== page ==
Virus Outbreak Minnesota

Minnesota Gov. Tim Walz takes a photo of a box containing over 2,000 doses of the Pfizer-BioNTech COVID-19 vaccine delivered to the Minneapolis VA Hospital Monday, Dec. 14, 2020.

State Rep. Pat Garofalo recently said what’s been on the mind of just about every Minnesotan over the last several months since COVID-19 was first tracked in the state and government-imposed restrictions altered routine matters of life in March 2020.

“Pandemics suck,” the Republican from Farminton, Minn. said to a legislative subcommittee tasked with reviewing executive powers during emergencies. “All the options are bad. They ruin lives, destroy wealth and kill people.”

Garofalo made his comments as one of the lawmakers on the Subcommittee on Legislative Process Reform, which met for the first time last week with the goal of reviewing the short-term scope of the governor’s powers and the possibility of a series of bills to rewrite Chapter 12 of state statute that dictates emergency management laws.

Iron Range based state Reps. Dave Lislegard (DFL-Aurora) and Julie Sandstede (DFL-Hibbing) are also among the subcommittee members who plan to meet again this upcoming Friday to focus on two executive orders that apply to businesses and indoor face coverings, considered two key guidelines in the Walz COVID-19 pandemic response.

Stripping the governor of every single power, a common demand from the more extreme sides of the pandemic debate, isn’t in the cards. Instead the Legislature is trying to strike a more collaborative approach with the executive branch that allows more voices in the conversation about the COVID-19 response.

Still, Garofalo cautioned his colleagues toward a debate that mirrors those goals rather than devolving into rhetoric of misinformation and conspiracy theories that have dominated the extreme opposition to the pandemic response, and has even questioned the reality of the virus.

“We’re dealing with facts. We should all recognize there is no silver bullet,” he said. “There’s lots of information and disinformation — stay away from social media vomit.”

The legislative group meets as Walz enters his 11th month of executive power through the emergency declaration and at a time when Minnesota is still riding a post-surge decline in coronavirus cases, hospitalizations and deaths. The meeting also comes as a slow rollout of the COVID-19 vaccine has state officials adjusting plans for a more efficient vaccination effort.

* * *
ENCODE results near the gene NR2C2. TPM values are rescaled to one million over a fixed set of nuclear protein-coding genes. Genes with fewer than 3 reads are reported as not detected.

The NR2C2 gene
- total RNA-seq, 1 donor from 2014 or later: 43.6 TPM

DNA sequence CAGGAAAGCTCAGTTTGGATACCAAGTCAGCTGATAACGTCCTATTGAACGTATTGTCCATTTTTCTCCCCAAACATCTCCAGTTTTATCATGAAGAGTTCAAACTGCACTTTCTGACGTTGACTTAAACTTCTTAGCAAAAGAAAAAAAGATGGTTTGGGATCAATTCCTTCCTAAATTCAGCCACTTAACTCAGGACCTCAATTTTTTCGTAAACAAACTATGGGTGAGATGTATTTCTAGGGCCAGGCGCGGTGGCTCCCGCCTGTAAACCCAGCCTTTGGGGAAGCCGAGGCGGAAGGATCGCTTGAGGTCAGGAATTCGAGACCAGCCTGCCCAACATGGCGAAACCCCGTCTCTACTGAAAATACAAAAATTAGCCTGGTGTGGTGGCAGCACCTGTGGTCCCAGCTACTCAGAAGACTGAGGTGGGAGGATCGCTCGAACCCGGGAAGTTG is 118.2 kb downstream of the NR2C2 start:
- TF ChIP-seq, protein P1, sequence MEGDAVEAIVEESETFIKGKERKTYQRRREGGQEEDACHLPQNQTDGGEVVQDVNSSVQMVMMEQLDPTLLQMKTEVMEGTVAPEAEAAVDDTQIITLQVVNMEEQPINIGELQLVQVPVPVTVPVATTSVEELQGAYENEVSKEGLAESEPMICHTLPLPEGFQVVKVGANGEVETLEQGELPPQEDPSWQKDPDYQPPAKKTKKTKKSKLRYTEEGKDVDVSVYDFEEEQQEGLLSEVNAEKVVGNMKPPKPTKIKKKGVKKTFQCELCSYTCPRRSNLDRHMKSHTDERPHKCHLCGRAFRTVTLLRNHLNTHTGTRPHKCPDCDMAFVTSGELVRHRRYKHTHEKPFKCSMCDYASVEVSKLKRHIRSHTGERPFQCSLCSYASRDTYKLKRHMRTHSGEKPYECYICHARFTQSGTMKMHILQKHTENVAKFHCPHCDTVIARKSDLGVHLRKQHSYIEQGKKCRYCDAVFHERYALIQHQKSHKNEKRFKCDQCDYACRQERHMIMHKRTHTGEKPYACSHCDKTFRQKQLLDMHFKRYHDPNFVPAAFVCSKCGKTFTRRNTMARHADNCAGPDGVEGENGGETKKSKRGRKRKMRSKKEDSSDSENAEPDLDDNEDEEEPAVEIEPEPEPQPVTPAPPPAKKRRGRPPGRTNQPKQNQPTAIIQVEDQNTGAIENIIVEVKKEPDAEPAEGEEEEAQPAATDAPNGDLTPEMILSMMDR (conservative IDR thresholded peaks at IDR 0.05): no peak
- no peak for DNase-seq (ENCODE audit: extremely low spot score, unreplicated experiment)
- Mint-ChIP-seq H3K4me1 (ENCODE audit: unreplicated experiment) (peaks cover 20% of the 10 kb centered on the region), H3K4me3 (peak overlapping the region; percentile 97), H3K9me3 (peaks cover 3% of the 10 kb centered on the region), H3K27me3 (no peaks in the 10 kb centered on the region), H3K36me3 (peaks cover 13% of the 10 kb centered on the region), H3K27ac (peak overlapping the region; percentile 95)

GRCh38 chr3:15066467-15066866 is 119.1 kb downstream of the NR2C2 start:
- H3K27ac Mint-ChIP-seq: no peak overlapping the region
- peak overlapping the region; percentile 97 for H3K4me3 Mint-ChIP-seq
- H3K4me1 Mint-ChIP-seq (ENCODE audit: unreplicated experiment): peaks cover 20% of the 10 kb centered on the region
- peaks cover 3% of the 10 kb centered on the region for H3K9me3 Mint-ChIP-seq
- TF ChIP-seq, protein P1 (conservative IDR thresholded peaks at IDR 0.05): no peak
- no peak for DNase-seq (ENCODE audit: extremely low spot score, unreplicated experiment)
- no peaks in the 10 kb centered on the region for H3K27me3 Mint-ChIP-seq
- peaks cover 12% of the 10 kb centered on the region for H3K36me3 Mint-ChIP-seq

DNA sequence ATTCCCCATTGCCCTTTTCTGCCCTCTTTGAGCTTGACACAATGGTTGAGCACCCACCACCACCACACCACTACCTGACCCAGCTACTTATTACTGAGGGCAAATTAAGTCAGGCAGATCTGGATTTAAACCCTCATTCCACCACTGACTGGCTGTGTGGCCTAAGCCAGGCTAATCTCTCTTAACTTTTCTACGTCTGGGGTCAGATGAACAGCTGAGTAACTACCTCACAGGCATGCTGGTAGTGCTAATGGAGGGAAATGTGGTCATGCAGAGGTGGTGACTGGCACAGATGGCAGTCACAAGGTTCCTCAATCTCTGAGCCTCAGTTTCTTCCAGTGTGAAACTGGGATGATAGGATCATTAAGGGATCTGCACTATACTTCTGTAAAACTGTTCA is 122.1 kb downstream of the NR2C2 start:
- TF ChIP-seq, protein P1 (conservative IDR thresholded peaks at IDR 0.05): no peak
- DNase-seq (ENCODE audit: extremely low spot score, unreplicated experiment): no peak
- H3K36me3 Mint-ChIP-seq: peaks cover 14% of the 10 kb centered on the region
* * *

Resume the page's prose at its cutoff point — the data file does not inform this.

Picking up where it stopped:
At its current rate of vaccination — about 60,000 per week according to Dan Huff, assistant commissioner for the state Department of Health, during a subcommittee hearing last week — it would take about 3.5 years to inoculate every Minnesotan twice.

“I asked to be on this committee because I believe it needs to have full transparency and have dialogue with the administration,” Lislegard said during last week’s meeting, noting the declining numbers and recent loosening of restrictions on bars, restaurants and schools. “When does this end? I believe [Walz] saved lives. When is it no longer an emergency? I’m not going to support three years of emergency powers and executive powers.”

Lislegard expressed a common frustration among Republican lawmakers that the administration tightened or loosened restrictions with little legislative input and a small window for businesses to adjust, with details often being learned by legislators through press reports hours before an announcement.

“I don’t believe that their voice was heard,” he said of the Iron Range business owners who contacted him about new orders and guidelines. “There was no access.”

Huff, the MDH assistant commissioner, said Walz was eager to engage more with the Legislature about wielding his executive powers. The governor’s previous actions, he said, spared Minnesota from a larger, longer peak in cases as experienced across the Midwest, specifically pointing to North Dakota and South Dakota. “We wish we could have prevented that surge, but it’s very difficult when the sea is rising all around.”

Huff called the balance between public health and the economy “tricky” and noted there’s still areas of concern over the state’s COVID-19 rates, despite a rapid improvement from November’s peak. At the end of the day, he said, for Minnesota to reach its herd immunity goals and move past the pandemic, “vaccination is the end game.”

About 250,000 Minnesotans have received their first dose of a coronavirus vaccine, but short supply and a slow rollout by the state have Minnesota 35th among states in giving out first doses, according to the Centers for Disease Control. The Biden administration has pledged to 100 million vaccinations in the new president’s first 100 days. If state health officials can increase their efficiency in getting vaccines to more residents, that could put Minnesota in line for a return to normalcy by this summer.

In the meantime, Walz and the Legislature seem destined to continue a state of emergency as the vaccine rollout continues, leaving legislators like Garofalo debating what’s necessary moving forward.

“The question is, we’re in the 11th month of the governor having special powers: Are we OK with that continuing or not?” he asked. “Doesn’t matter if it’s good or bad, the primary issue is whether we’re going to have a role in this or if the governor is going to have these decisions.”


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